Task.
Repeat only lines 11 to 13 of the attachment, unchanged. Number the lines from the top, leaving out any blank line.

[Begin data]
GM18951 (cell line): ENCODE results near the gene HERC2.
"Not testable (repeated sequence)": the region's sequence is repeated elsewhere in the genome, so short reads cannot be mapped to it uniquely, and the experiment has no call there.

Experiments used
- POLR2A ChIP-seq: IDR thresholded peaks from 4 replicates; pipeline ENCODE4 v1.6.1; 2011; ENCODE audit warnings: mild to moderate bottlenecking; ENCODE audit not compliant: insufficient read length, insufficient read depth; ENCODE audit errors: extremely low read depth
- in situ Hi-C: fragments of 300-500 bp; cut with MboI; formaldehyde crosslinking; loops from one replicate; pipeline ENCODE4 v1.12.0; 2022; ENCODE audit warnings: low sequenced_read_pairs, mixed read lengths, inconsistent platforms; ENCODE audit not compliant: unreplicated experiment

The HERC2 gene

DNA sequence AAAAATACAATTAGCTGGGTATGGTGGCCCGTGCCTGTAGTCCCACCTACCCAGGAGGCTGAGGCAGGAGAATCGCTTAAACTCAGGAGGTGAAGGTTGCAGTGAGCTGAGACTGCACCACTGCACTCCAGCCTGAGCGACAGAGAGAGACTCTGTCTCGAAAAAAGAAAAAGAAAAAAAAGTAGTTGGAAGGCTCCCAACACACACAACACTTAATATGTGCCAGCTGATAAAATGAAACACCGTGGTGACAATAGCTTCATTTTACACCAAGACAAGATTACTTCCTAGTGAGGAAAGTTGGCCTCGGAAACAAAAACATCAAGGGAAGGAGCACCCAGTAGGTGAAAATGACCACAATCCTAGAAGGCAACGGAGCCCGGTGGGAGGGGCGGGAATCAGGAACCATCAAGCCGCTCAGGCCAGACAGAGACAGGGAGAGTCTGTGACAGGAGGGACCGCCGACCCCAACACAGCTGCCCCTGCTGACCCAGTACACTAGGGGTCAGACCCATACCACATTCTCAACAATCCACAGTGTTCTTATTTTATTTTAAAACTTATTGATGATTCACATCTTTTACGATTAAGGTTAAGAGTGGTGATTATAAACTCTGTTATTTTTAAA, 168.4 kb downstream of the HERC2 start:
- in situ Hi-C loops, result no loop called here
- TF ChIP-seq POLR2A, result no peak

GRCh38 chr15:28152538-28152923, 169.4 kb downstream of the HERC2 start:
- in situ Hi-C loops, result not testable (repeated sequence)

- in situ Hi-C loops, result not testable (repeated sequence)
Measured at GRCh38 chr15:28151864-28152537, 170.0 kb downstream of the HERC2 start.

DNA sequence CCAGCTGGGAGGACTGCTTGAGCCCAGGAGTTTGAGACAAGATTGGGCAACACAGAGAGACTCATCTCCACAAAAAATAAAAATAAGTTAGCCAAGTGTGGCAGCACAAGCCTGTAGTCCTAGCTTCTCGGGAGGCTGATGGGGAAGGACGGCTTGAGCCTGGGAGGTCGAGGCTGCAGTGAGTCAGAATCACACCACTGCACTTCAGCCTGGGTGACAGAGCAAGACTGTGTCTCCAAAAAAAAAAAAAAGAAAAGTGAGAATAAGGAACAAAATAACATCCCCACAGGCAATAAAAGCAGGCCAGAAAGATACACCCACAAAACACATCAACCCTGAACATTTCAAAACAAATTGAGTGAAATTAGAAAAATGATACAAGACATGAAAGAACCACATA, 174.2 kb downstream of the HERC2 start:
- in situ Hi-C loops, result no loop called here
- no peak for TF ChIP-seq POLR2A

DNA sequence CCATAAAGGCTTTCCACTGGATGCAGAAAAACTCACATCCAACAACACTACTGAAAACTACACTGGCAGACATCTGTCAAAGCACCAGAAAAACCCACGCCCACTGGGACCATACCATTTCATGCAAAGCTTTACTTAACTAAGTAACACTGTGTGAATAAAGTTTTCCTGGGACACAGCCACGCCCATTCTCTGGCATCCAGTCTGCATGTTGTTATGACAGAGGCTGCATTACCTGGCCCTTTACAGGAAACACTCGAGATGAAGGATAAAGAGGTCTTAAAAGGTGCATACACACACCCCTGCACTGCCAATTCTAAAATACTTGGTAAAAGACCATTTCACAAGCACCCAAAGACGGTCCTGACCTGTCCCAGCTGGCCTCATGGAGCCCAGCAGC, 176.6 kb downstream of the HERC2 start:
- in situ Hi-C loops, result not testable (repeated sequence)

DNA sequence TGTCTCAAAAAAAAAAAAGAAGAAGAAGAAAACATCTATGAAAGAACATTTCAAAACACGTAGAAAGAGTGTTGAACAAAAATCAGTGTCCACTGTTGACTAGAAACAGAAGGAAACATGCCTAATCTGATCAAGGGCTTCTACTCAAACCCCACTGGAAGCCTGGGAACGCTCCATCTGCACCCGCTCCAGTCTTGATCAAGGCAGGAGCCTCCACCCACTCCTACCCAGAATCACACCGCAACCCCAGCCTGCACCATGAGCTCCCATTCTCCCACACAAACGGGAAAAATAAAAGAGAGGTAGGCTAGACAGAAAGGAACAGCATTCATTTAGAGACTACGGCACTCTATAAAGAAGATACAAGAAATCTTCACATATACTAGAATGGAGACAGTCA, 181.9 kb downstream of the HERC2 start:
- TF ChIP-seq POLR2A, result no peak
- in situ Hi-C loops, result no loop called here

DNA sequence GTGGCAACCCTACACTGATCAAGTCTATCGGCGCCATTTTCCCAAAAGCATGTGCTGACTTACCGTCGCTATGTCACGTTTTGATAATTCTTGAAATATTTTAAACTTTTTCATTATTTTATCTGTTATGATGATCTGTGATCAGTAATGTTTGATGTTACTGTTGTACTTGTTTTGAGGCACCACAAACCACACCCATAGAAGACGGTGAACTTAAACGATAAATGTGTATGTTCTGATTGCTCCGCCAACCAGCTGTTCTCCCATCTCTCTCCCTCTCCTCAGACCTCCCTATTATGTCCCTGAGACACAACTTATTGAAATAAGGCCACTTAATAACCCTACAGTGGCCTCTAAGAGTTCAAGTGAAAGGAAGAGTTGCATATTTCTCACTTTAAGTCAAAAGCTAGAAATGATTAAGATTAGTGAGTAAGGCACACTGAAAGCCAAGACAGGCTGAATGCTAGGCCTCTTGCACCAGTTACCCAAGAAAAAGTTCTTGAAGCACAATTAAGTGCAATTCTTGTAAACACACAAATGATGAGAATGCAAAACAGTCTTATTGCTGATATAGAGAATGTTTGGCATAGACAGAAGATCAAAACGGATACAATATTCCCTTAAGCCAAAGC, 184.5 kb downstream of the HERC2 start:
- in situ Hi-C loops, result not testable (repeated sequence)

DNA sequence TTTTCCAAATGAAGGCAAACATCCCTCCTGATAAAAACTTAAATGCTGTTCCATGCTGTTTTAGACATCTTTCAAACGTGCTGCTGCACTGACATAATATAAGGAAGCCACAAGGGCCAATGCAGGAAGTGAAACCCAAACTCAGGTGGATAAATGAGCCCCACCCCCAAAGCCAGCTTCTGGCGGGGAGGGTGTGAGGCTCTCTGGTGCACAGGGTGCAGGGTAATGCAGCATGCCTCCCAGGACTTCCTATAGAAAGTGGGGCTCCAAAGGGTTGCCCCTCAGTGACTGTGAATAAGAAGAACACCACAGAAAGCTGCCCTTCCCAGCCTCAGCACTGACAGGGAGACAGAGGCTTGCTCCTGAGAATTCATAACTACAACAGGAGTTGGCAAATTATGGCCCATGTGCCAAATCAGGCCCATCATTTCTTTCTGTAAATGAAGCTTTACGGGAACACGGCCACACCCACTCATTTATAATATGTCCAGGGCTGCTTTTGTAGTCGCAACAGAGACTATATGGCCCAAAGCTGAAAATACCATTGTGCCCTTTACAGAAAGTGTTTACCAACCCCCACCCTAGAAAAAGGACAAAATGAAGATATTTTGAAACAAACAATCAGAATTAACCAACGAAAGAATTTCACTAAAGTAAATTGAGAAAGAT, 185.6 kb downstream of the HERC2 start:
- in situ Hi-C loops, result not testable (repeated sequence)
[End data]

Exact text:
- in situ Hi-C loops, result not testable (repeated sequence)

- in situ Hi-C loops, result not testable (repeated sequence)
Measured at GRCh38 chr15:28151864-28152537, 170.0 kb downstream of the HERC2 start.